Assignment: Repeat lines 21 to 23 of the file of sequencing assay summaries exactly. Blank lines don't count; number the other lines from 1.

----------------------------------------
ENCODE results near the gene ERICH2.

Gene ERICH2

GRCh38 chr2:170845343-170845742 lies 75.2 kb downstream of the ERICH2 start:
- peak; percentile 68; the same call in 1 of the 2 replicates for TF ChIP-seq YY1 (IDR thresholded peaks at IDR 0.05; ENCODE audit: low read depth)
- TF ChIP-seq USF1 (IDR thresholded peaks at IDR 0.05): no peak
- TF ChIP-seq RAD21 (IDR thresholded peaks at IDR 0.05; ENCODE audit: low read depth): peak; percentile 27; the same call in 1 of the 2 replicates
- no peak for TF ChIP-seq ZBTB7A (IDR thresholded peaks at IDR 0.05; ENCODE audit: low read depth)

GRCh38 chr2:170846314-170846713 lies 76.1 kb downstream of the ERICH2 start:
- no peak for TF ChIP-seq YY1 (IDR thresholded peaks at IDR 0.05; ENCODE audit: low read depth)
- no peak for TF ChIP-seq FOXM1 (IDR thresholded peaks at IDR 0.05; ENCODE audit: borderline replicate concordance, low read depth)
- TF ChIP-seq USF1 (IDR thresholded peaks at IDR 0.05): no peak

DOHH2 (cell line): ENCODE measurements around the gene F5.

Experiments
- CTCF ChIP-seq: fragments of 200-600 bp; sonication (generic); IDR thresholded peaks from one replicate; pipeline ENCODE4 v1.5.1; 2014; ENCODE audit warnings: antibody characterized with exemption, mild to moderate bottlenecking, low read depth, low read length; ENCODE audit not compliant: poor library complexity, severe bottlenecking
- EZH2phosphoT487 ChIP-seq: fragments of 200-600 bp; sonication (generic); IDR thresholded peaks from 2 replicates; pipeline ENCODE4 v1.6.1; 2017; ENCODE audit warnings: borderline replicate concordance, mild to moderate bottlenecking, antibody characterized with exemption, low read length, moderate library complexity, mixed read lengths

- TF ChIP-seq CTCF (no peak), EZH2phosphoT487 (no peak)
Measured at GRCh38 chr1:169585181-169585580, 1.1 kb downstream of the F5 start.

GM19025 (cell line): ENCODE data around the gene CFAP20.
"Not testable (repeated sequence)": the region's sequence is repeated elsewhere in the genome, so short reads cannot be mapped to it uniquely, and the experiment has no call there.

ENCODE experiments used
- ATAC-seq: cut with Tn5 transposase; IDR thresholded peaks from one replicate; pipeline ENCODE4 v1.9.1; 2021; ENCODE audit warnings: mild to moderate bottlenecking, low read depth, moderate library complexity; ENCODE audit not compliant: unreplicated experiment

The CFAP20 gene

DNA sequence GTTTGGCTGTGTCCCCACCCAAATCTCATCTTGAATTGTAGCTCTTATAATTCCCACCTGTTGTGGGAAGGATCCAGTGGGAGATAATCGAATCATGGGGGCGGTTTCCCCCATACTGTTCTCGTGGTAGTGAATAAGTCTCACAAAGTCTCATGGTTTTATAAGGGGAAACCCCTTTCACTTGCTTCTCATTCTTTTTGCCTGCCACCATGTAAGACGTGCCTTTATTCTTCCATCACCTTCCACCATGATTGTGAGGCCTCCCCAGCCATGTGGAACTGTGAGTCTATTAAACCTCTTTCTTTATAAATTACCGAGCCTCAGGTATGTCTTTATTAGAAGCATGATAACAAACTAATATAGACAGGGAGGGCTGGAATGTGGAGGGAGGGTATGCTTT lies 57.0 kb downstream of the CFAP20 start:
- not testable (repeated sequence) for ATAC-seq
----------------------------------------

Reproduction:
- ATAC-seq: cut with Tn5 transposase; IDR thresholded peaks from one replicate; pipeline ENCODE4 v1.9.1; 2021; ENCODE audit warnings: mild to moderate bottlenecking, low read depth, moderate library complexity; ENCODE audit not compliant: unreplicated experiment

The CFAP20 gene

DNA sequence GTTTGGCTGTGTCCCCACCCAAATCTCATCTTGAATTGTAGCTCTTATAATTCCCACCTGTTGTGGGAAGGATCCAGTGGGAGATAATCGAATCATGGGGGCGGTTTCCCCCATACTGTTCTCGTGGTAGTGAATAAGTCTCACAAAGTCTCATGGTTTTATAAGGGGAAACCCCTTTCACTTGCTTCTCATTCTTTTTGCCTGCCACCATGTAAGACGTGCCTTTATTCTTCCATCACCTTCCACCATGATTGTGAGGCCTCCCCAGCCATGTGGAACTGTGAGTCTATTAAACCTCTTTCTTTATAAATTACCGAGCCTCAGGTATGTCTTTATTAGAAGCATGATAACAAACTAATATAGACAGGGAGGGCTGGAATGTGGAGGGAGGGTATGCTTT lies 57.0 kb downstream of the CFAP20 start: